Lying To Oneself Is Never Good

You might say, “um…duh,” but how often do we lie to ourselves in order to make ourselves feel better about our situations?  I think we all do it.  For example, there may be some official ideas of the Church that sometimes bother me…a lot.  In the past, I would probably try and immediately talk myself into thinking that I agreed with the Church on every issue, but I’ve found that that weakens my testimony instead of strengthening it.  Now I try and openly acknowledge to myself if something bothers me or if I don’t agree with something.  If I find a potential solution to my dilemma, I try and work it out.  Otherwise I toss it into my procrastination=faith box for sorting out later.  Interestingly, as I have tried to maintain this attitude of honesty with myself, I’ve found the need to toss stuff into that box to come much less frequently than I anticipated.

I’m Still Gay, And I’m Cool With That

While I never expected the Lord to remove my attraction to men and give me the hots for the womenfolk (He hasn’t, btw), I find it interesting how comfortable I am with my homosexuality.  Okay, most of the people at work don’t know and I don’t foresee telling them, but I usually don’t feel weirded out when I realize that other people think of me as gay, because, well, I am.  I also have discovered that I still want a relationship with a man and, while the intensity of that desire isn’t the overwhelming thing it once was, I still sometimes see a gay couple holding hands in the park and still feel that pang of longing.  Instead of burying that feeling, I allow myself to feel it for a bit.  I do this because I have no intention of ever running from my sexuality again.  I allow myself to want a relationship with a man for a few moments and then I move on.  Because I have things to do.

I Choose “Peace” Over “Happiness”
I have chosen to live according to the doctrines of the Church – potentially alone for the rest of my life.  Why?  Because there is a peace that comes by knowing you are living your life in harmony with your core beliefs – it is a peace you can feel even in the midst of unhappiness.  This isn’t to say that I am generally an unhappy person, but as I have said before, I remain one-hundred percent convinced that I would be happy living in a monogamous relationship with another man.  Sometimes I am unhappy directly because of the choice I have made, but even through the unhappiness, I can still feel that peace.  True, my sexuality is part of my core, but my spirituality runs even deeper.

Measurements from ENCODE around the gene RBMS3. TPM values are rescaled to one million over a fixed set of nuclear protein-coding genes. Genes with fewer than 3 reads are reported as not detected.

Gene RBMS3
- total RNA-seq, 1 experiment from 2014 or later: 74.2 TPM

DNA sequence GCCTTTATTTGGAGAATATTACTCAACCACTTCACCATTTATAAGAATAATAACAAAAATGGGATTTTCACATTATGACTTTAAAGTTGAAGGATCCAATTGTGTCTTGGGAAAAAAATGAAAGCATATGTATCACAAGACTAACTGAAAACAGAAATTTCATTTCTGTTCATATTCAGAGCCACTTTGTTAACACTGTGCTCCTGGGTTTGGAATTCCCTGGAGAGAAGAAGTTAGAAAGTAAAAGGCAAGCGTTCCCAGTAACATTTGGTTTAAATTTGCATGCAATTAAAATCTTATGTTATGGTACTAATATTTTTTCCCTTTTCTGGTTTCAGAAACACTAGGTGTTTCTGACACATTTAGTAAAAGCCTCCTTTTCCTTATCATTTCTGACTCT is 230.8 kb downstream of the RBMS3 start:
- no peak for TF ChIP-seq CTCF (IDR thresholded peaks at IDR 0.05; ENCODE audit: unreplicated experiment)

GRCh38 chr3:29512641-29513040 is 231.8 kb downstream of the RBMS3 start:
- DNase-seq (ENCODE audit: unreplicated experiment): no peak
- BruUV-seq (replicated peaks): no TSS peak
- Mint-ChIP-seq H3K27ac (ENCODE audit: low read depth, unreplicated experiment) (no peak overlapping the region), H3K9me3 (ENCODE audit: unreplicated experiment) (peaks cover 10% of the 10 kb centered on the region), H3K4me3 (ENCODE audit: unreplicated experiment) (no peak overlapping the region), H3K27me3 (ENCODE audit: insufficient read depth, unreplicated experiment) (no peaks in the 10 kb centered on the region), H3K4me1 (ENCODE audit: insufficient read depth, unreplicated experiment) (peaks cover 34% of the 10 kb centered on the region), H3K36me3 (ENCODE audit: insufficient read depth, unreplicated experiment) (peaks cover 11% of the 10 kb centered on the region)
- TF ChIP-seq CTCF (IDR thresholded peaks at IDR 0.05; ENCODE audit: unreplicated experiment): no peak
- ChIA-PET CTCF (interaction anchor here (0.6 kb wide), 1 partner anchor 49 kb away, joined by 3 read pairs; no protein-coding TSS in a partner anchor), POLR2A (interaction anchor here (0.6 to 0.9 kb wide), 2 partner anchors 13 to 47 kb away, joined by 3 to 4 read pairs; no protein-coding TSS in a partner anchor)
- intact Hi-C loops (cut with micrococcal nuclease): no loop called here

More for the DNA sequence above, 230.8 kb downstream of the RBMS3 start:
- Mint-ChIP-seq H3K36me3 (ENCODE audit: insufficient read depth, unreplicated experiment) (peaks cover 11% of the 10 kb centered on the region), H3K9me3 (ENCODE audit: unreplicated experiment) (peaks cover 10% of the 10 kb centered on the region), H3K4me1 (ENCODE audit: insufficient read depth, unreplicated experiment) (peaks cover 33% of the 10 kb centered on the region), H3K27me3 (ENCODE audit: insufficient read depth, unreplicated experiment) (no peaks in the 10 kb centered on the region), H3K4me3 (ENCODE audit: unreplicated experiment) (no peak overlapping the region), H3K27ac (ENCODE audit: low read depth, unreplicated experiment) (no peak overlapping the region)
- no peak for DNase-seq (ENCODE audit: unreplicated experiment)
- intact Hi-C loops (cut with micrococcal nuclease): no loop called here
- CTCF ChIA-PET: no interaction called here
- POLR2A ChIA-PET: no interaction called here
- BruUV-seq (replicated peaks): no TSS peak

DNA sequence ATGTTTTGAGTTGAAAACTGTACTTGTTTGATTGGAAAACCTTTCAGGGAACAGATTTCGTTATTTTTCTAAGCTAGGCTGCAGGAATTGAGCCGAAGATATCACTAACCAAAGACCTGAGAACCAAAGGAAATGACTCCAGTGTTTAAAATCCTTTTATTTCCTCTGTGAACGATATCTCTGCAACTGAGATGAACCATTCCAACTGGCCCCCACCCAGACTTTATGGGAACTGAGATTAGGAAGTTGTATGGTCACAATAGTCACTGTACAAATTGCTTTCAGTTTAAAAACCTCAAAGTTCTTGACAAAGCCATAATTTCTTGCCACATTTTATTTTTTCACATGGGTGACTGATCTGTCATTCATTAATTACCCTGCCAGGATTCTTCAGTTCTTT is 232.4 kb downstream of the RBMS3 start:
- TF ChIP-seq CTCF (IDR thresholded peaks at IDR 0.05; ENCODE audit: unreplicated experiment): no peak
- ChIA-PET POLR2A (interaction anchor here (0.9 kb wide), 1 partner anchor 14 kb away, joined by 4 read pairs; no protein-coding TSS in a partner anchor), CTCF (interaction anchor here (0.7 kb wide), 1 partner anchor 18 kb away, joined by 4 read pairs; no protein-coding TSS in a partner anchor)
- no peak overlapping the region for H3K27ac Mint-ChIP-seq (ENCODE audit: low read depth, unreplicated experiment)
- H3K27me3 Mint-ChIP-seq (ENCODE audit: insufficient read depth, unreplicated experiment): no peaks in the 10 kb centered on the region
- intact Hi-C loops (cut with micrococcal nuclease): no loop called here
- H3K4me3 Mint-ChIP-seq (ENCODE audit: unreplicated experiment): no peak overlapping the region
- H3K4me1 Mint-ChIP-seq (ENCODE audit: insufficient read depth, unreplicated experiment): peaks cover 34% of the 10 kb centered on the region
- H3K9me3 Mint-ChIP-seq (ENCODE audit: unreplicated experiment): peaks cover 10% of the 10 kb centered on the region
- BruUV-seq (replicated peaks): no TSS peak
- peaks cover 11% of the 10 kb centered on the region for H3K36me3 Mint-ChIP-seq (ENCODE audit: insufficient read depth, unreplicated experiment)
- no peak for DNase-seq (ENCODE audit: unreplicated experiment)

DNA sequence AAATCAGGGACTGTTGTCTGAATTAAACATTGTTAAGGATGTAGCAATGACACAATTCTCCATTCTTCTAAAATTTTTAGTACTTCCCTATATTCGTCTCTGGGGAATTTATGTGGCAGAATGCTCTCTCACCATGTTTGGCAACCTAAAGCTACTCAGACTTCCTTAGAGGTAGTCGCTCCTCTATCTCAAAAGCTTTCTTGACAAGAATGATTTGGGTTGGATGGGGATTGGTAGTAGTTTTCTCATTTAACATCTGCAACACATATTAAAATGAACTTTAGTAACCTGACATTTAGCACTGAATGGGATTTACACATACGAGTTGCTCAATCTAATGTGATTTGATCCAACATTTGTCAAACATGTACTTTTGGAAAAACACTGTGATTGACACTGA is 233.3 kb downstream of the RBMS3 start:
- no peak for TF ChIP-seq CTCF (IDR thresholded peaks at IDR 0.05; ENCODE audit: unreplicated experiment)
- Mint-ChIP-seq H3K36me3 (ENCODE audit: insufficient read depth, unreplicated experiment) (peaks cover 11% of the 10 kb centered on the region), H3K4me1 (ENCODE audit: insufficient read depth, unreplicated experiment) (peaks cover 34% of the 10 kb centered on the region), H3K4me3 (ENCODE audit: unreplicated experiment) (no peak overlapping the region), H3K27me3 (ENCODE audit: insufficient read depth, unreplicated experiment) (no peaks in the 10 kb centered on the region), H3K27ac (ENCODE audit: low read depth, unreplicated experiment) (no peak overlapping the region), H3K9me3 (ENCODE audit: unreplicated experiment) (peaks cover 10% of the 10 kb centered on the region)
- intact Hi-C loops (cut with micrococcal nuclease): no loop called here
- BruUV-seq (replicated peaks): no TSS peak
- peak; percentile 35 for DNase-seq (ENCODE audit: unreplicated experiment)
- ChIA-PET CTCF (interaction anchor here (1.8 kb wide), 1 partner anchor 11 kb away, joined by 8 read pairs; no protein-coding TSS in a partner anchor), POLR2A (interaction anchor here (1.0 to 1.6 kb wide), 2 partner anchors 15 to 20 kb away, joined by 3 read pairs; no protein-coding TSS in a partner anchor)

It’s been a big six months.  I’ve decided to stay in the Church, came out to family and ward and world, and openly write about being gay and Mormon on the Internet.  Who knows what the next six months hold./?/!

Sound-Byte Doctrine: Avoiding the Appearance of Evil

I was in my dorm in the MTC when an Elder in my district told us about a letter his mother wrote to him (yes, missionaries discuss the letters your write to them with other missionaries).  She was asking advice about a situation in her ward in which a young single woman got pregnant by her boyfriend.  This young woman wasn’t a close friend, but was simply a good acquaintance.  The Elder’s mother was confused and unsure of how to proceed.  While she wanted to reach out to this young woman, she didn’t want her support to be viewed as approval of the young girl’s situation.  She wanted to “avoid the appearance of evil” and the best way she decided to do that was to simply avoid the issue and the young woman.

We sometimes find ourselves in a position to associate with people who either have different standards than us or don’t live up to their own standards.  So what do you do when one of the young women in your Laurel classes gets a bun in the oven? (And we aren’t talking about homemaking meeting.)  Or what about the guy you grew up with in Scouts who now lives with a guy named Tarquin who makes his own curtains?*  Or the coworker that you know for certain regularly smokes pot.  If we are representatives of Jesus Christ, we shouldn’t be seen in the company of known sinners because people may assume that we agree with their actions and attitudes, right?


The problem with all of this is that we are trying to live according to “sound-byte doctrine”.  Sound-byte doctrines are phrases and ideas that are gleaned from the scriptures (sometimes) and are treated as commandments by popular culture even though they may not have originally meant what popular religious culture has turned it into.